By Ezra Stead
Directed by Seth Gordon
Cheap and (especially) predictable as they sometimes are, the jokes in Seth Gordon’s Horrible Bosses work, and at its best, it made me laugh harder than any movie I’ve seen so far this year. A good example is a scene early on in which Nick Hendricks (Jason Bateman), who has been working so hard to get a promotion that the only thing still in his home refrigerator when he actually has a moment to check is an old lime (“Could have been a kiwi; no way to tell”), has said promotion brutally ripped out of his hands by his evil boss, Dave Harken (Kevin Spacey) so that Harken can take the position for himself, along with its attendant salary boost and the office Nick has been coveting. When Nick screams a profanity and drags Harken across the floor by his own necktie, any halfway-educated film viewer will immediately realize that this is a fantasy sequence, but the sheer brutality and enthusiasm of its execution manages to garner laughs despite the cliche.
Gordon, who has mostly directed episodes of television comedies such as The Office since his excellent feature film debut, The King of Kong: A Fistful of Quarters, shows that he still has a handle on what made that film so great: the absurdities of its characters. This is a guy who found the inherent humor and poignancy in something as silly as two grown men locked in a fierce competition over who was the greatest Donkey Kong player and turned it into one of the most engaging documentaries of the past decade, and here he shows himself to be equally adept with much broader (not to mention darker) comedic material. In King of Kong he found a wonderful real-life villain in arrogant, ridiculous hot-sauce mogul Billy Mitchell, as well as a quietly noble everyman hero in family man Steve Wiebe, and these are the same archetypes he plumbs here, times three. He handles this story of three put-upon wage-slaves who conspire to kill the evil, sadistic bastards who control their financial destinies with the aplomb of a true comedic talent.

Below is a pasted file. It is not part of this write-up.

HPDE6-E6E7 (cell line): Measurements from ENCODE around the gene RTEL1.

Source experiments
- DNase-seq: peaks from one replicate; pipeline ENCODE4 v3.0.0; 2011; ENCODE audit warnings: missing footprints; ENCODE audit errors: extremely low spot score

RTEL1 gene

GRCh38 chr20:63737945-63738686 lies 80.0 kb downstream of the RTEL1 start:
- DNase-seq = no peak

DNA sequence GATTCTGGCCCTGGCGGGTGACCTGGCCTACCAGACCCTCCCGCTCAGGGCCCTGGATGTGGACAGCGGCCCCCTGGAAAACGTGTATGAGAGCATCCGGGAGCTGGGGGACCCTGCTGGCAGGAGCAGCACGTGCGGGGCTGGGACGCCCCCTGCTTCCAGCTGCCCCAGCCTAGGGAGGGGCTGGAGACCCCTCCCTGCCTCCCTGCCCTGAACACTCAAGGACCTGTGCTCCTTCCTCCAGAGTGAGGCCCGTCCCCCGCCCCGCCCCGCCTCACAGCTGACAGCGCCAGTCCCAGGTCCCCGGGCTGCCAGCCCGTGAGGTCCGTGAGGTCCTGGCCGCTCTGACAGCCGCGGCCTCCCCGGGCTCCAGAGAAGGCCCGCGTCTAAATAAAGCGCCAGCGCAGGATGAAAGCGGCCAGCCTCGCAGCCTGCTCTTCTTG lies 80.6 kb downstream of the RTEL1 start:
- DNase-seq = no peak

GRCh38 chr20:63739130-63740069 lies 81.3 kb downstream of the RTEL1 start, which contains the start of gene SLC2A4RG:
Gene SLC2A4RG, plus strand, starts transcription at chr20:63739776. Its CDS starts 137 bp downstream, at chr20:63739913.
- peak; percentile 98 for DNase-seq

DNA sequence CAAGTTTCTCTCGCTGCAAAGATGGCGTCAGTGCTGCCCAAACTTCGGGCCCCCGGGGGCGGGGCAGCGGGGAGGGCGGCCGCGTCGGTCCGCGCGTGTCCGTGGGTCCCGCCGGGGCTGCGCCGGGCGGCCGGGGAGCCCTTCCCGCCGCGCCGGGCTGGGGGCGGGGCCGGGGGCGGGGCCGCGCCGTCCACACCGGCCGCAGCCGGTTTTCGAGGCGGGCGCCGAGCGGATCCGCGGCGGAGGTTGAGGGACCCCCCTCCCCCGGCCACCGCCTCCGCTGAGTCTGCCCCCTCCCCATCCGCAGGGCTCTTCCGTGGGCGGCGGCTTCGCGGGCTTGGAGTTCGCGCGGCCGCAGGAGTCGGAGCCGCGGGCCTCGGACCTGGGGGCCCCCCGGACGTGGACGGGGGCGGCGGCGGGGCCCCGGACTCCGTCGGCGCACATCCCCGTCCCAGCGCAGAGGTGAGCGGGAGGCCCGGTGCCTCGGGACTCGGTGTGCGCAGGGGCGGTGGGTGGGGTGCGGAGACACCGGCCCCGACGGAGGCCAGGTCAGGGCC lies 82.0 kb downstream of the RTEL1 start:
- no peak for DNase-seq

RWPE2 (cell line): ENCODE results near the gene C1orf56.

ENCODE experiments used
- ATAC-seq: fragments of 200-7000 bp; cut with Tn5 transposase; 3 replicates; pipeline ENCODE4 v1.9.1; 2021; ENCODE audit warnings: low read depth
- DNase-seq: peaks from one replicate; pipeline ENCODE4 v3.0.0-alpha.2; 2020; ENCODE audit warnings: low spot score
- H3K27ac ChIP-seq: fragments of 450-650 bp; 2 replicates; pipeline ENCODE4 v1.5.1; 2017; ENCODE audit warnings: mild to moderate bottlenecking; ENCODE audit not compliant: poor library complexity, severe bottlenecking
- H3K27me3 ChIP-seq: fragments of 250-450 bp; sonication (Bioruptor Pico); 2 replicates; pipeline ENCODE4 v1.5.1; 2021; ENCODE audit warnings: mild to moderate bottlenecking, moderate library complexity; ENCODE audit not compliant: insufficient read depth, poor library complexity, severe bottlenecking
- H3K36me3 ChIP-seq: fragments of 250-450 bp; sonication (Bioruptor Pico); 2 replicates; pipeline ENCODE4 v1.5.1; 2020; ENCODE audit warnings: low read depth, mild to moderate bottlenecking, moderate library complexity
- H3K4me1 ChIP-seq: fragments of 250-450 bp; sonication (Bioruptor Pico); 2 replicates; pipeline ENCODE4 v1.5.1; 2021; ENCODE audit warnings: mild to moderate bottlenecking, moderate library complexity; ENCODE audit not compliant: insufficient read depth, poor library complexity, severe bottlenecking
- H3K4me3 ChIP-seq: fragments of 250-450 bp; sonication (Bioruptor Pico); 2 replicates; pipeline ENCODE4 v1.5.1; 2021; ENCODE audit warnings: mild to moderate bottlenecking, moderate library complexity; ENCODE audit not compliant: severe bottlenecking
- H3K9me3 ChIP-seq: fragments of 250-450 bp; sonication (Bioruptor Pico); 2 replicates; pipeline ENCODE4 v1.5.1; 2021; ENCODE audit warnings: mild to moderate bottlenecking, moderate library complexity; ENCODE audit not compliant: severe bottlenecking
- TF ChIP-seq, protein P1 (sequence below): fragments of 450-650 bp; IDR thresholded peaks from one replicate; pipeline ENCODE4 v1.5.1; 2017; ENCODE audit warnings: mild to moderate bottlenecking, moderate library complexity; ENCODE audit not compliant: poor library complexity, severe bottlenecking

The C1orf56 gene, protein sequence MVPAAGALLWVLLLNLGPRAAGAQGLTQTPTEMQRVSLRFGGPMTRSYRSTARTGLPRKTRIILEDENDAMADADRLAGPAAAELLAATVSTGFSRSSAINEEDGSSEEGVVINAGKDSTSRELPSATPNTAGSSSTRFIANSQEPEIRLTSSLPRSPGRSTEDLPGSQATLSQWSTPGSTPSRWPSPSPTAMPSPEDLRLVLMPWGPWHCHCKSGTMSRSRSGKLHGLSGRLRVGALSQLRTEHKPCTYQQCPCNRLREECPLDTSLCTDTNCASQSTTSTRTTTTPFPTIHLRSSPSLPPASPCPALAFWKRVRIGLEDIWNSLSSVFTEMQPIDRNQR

As with most screen comedies, though, the film’s two greatest assets are its writing – by Michael Markowitz, John Francis Daley and Jonathan Goldstein – and its cast, which in addition to Bateman and Spacey includes Jason Sudeikis, Donald Sutherland and Jennifer Aniston. However, the three standout performances for me are Charlie Day, basically playing the same character he plays on TV’s It’s Always Sunny in Philadelphia (still my favorite currently running sitcom) but nonetheless giving the funniest performance of the three would-be boss-killers; Jamie Foxx as the “murder consultant” MF Jones (no relation to DOOM); and especially Colin Farrell in a wildly unexpected and brilliant comedic turn reminiscent of Tom Cruise’s Les Grossman in Tropic Thunder (2008). The villains are the ones who appear to be having the most fun here, and the relish with which Spacey, Aniston, and Farrell sink their teeth into these roles is a joy to behold.
Ezra Stead is the Head Editor for MoviesIDidn’tGet.com. Ezra is also a screenwriter, actor, filmmaker, rapper and poet who has been previously published in print and online, as well as writing, directing and acting in numerous short films and two features. A Minneapolis native, Ezra currently lives in Brooklyn, New York.
For more information, please contact EzraStead@MoviesIDidntGet.com.